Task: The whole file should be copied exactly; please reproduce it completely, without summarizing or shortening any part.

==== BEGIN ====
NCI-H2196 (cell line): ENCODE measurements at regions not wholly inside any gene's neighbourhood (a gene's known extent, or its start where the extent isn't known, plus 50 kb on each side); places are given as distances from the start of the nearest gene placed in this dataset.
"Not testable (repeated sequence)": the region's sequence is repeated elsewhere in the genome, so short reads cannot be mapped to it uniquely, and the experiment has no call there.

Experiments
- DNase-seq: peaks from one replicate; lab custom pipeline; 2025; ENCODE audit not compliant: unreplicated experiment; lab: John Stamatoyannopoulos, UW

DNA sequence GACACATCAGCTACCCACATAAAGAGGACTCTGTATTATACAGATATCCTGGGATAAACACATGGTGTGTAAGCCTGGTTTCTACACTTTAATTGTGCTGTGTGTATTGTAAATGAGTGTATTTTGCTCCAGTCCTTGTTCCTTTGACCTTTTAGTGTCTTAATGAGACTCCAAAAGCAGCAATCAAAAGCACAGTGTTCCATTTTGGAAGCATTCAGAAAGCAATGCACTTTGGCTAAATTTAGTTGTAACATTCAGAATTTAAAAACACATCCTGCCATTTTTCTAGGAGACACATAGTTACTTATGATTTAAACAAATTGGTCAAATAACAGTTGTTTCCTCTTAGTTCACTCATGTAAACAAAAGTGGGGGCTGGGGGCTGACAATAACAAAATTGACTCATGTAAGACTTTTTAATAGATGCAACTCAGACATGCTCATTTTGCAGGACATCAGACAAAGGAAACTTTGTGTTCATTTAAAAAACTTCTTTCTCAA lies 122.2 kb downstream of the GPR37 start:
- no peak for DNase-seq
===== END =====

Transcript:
NCI-H2196 (cell line): ENCODE measurements at regions not wholly inside any gene's neighbourhood (a gene's known extent, or its start where the extent isn't known, plus 50 kb on each side); places are given as distances from the start of the nearest gene placed in this dataset.
"Not testable (repeated sequence)": the region's sequence is repeated elsewhere in the genome, so short reads cannot be mapped to it uniquely, and the experiment has no call there.

Experiments
- DNase-seq: peaks from one replicate; lab custom pipeline; 2025; ENCODE audit not compliant: unreplicated experiment; lab: John Stamatoyannopoulos, UW

DNA sequence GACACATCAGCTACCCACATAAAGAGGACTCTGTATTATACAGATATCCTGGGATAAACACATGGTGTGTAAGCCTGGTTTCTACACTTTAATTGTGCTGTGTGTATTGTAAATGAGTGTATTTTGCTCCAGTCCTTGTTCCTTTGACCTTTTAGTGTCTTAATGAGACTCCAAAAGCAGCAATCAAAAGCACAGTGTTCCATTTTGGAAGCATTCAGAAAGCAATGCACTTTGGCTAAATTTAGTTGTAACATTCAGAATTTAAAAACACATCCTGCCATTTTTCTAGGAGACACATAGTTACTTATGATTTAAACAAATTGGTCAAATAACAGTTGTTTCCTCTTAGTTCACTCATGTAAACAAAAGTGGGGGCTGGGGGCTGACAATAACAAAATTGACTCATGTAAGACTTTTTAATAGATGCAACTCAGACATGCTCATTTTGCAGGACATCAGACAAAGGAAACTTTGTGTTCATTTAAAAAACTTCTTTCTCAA lies 122.2 kb downstream of the GPR37 start:
- no peak for DNase-seq